For the 50+ Traveler

The Ice Age National Scenic Trail runs 1,000 miles through Wisconsin and offers the opportunity to marvel at natural history with every step. The trail’s unique landscape was sculpted by an icy glacier in retreat more than 12,000 years ago. More than a million people of all ages and abilities use the trail every year; it is a powerful way to connect with our planet and ourselves.

Here are some things we think everyone should know before tackling Wisconsin’s Ice Age National Scenic Trail.

Wildflowers along the Ice Age Trail in the spring.

1. Different Seasons Bring Different Experiences

The Ice Age National Scenic Trail is located entirely in Wisconsin, which is a four-season environment. That means that you can have completely different experiences depending upon the time of year you go. The trail offers a lot of variety, and some paths can be navigated even during the snowiest seasons. Walking, hiking, skiing, and snowshoeing are all possibilities.

The most important tip here is to dress appropriately and to remember that even when it’s cold, you’re likely to warm up, so dress in layers. Bring sunglasses, sunscreen, a mask or face covering, rain gear when appropriate, and a hat and gloves.

A golf course along the Ice Age Trail in Wisconsin.

2. The Trail Segments Offer Variety

The Ice Age National Scenic Trail travels through 31 counties and features more than 600 miles of yellow-blazed segments and more than 500 miles that are unmarked but connect to the blazed segments. These segments boast diverse scenery, elevation, terrain, and surroundings. Parts of the trail are long and flat, and others are steep and rocky. Areas can be grassy, paved, or dirt. You might find yourself passing through cornfields and forests, over wooden bridges, and even past golf courses. You’ll want to decide what kind of experience you want -- or, if you’re like us, try different areas to get a taste of everything.

A sign for the Ice Age National Scenic Trail.

3. Prepare For Your Trek By Visiting The Website

One way you can prepare to tackle the Ice Age National Scenic Trail is by visiting the extensive Ice Age Trail Alliance website for information about the trail and the alliance, a trail map, itineraries, and more. You can sign up for monthly email updates to get the latest news. If you’d like to dive deeper, you can become a member or pitch in to help maintain the trail along with hundreds of other devoted volunteers. The Ice Age Trail offers a chance to become part of a vibrant community as well as opportunities to enjoy some glorious time in nature.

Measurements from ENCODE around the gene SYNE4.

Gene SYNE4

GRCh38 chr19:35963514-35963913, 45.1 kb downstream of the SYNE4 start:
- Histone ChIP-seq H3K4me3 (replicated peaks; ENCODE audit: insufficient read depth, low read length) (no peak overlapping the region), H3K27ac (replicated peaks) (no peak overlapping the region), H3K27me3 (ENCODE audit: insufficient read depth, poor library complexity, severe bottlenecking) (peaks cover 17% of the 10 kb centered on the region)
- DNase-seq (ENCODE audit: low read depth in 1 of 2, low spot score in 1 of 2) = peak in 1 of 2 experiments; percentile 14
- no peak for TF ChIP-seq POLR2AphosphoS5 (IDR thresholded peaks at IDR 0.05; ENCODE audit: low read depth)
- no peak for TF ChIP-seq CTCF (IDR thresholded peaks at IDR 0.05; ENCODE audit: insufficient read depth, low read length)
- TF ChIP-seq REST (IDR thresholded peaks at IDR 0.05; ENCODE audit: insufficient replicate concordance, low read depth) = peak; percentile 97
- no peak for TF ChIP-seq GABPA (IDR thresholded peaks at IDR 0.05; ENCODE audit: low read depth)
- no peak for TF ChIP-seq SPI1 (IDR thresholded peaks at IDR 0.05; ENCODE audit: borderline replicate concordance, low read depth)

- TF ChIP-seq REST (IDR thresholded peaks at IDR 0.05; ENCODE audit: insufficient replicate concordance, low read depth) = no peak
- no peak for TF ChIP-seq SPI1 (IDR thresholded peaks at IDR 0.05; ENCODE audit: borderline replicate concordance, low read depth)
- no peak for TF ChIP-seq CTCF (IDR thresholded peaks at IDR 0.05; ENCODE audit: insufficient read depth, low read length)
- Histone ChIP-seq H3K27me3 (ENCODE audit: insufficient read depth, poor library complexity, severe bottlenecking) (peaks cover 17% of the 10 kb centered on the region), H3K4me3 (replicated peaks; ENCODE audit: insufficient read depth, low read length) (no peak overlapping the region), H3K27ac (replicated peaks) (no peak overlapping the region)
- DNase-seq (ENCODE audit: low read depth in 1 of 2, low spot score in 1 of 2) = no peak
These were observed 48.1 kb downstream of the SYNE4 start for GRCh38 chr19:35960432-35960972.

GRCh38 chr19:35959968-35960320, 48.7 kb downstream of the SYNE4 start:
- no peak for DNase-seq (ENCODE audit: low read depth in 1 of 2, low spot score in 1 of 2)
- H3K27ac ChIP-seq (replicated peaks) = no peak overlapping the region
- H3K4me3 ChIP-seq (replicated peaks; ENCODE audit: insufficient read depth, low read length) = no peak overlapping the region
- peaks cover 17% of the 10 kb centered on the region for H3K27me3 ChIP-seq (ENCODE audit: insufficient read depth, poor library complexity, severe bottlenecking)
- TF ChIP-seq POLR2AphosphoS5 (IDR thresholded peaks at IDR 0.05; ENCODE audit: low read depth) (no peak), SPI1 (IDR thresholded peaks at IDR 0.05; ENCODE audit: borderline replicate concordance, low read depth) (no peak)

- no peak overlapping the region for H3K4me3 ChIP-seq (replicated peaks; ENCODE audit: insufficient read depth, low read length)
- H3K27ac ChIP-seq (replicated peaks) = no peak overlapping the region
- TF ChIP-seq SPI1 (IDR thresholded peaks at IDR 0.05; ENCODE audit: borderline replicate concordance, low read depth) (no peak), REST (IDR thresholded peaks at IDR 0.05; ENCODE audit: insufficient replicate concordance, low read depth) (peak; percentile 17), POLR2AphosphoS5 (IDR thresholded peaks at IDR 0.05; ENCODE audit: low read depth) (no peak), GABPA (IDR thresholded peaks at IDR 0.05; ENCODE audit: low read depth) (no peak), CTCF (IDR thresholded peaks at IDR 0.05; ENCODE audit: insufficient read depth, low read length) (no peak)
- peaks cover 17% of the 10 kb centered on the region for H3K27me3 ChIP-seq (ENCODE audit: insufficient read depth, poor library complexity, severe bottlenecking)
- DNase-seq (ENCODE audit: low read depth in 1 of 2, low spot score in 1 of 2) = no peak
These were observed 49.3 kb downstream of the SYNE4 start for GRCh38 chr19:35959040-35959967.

4. Download The StriveOn App

StriveOn is an app that you can use to get other people’s insights on your mobile phone when you’re on the trail. It’s not solely for the Ice Age Trail, but a lot of people use it to share trail experiences and tips. For example, we checked to see what people were saying about the Verona segment of the trail before we tried to tackle it. You can learn about current conditions, unexpected changes, and what a trail may be like in terms of difficulty or elevation.

We discovered that another section we hiked rose the equivalent of 40 stories within a very short distance. We probably would still have hiked it, but we would have been less surprised and better prepared if we had known about this in advance. The app is also a handy source of information about hotels, restaurants, shops, and parking near the trail.

A portion of the Ice Age Trail in Wisconsin.

5. Wear Good Hiking Shoes

While not every segment of the Ice Age Trail requires super sturdy hiking shoes, you can’t go wrong with them. Strong support and solid soles will make you feel more comfortable on any terrain. Also, if you want to alter your course and explore additional trails that are more remote or challenging, you’ll be better able to do so if you have good hiking shoes. Check out TravelAwaits’ review of the best hiking shoes for some ideas.

A portion of the Ice Age Trail in Wisconsin.

6. Plan Your Hike, But Be Flexible

It’s a good idea to plan the basics of your trip in advance. Determine how challenging you want your visit to be, how far you want to go, how long you want to spend on the trail, and what time of day you’d like to be there. You should also consider things like whether you will need to take a bathroom break and whether there are any facilities available. We’re always in favor of bringing snacks and water, even if we plan on just a short trip. You never know when you’ll feel inspired and end up spending much more time on the trail than you anticipated.